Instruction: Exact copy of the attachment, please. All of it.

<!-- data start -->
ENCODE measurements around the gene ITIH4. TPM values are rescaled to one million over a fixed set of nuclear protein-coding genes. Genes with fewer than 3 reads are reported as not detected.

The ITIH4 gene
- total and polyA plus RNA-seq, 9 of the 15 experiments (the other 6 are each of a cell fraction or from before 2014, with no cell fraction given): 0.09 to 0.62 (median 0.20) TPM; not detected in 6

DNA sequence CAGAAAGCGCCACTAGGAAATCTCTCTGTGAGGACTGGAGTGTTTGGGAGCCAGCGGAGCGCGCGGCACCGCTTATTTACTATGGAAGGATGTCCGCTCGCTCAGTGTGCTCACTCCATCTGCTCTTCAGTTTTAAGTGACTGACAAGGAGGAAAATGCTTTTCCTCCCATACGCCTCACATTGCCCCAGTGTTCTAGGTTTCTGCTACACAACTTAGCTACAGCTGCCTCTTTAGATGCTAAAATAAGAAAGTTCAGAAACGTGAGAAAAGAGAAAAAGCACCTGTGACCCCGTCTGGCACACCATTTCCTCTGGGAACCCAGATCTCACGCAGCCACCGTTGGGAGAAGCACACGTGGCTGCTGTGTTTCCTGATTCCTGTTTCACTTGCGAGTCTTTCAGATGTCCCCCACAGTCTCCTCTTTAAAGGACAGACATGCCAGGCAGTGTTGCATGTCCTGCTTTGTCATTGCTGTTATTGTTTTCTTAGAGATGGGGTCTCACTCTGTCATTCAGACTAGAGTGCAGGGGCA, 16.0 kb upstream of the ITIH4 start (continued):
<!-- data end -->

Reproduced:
ENCODE measurements around the gene ITIH4. TPM values are rescaled to one million over a fixed set of nuclear protein-coding genes. Genes with fewer than 3 reads are reported as not detected.

The ITIH4 gene
- total and polyA plus RNA-seq, 9 of the 15 experiments (the other 6 are each of a cell fraction or from before 2014, with no cell fraction given): 0.09 to 0.62 (median 0.20) TPM; not detected in 6

DNA sequence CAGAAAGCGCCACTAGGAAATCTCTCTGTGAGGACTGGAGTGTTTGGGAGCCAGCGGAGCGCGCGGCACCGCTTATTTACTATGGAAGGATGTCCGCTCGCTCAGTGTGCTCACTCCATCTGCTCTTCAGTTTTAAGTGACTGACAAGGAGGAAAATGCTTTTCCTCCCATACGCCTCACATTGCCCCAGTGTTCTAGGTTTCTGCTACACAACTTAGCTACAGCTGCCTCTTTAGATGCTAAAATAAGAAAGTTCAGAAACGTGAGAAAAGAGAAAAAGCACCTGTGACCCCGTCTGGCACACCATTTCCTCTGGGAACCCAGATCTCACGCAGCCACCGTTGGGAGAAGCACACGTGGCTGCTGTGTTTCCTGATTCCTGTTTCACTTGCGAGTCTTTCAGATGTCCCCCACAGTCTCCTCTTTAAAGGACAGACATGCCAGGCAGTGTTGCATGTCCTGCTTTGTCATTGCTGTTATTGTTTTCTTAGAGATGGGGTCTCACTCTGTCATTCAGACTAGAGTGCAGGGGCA, 16.0 kb upstream of the ITIH4 start (continued):